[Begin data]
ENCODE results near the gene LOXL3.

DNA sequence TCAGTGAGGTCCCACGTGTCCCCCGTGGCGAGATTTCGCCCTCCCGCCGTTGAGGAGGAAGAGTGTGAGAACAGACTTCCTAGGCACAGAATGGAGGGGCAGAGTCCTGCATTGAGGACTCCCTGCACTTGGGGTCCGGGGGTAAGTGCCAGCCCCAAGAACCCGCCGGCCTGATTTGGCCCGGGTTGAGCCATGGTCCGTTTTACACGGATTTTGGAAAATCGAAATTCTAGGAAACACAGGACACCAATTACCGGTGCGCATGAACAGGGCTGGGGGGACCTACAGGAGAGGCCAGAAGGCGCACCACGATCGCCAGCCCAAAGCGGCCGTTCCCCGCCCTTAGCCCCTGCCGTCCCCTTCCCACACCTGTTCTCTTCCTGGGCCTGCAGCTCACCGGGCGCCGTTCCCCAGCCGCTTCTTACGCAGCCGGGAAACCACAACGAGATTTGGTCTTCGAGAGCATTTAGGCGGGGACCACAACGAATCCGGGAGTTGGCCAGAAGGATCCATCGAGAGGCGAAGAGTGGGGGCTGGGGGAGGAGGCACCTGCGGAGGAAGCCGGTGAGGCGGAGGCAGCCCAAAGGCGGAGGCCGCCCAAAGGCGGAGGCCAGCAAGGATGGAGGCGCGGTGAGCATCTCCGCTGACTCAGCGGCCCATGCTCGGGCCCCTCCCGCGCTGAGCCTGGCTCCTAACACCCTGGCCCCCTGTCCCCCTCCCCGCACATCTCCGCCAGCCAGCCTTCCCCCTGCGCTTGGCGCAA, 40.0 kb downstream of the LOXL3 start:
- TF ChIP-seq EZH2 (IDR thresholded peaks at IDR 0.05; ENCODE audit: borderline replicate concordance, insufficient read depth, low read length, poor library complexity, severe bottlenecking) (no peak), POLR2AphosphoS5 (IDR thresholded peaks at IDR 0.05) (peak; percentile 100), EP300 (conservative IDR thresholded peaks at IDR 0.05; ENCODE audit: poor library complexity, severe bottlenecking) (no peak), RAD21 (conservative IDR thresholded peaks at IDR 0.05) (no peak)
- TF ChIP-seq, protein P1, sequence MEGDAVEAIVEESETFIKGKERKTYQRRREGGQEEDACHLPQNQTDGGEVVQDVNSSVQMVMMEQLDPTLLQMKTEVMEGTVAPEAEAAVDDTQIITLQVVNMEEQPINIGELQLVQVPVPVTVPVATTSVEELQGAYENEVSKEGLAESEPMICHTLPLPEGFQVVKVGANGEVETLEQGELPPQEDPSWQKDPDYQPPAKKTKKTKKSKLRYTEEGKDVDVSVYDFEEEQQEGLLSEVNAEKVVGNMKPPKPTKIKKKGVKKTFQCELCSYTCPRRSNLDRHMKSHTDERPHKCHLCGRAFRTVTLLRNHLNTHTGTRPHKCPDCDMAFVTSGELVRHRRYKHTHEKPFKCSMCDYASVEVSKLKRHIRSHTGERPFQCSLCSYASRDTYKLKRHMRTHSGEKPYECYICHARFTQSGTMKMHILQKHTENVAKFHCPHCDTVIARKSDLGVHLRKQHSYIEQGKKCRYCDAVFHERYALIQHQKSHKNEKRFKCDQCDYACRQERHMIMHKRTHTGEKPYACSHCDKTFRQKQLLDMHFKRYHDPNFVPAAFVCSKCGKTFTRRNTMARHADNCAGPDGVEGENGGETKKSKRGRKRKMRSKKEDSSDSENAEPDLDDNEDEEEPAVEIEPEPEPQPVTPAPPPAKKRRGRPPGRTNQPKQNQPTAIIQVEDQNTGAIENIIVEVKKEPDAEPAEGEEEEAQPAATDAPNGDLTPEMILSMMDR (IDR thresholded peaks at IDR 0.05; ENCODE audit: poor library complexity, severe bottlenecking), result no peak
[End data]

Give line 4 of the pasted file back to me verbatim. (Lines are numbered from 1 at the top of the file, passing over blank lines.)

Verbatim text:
- TF ChIP-seq, protein P1, sequence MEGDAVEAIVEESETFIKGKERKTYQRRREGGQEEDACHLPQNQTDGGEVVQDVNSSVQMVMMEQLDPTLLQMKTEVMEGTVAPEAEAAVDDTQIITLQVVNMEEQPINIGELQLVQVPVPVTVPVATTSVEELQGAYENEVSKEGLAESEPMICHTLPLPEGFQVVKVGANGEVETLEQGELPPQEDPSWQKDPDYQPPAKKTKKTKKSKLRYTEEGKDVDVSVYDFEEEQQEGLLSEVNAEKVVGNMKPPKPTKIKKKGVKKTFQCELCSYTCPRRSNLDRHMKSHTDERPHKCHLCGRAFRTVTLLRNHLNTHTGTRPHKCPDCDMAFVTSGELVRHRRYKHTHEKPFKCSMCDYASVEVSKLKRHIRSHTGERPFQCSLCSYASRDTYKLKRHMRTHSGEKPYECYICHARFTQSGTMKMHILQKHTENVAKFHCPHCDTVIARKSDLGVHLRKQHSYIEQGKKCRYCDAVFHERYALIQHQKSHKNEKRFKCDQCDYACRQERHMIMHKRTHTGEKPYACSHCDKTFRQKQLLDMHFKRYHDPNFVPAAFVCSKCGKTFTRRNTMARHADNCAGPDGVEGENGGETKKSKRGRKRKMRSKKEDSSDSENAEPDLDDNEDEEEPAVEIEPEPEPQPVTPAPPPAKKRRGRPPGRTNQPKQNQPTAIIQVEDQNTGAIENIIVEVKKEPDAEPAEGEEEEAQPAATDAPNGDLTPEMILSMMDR (IDR thresholded peaks at IDR 0.05; ENCODE audit: poor library complexity, severe bottlenecking), result no peak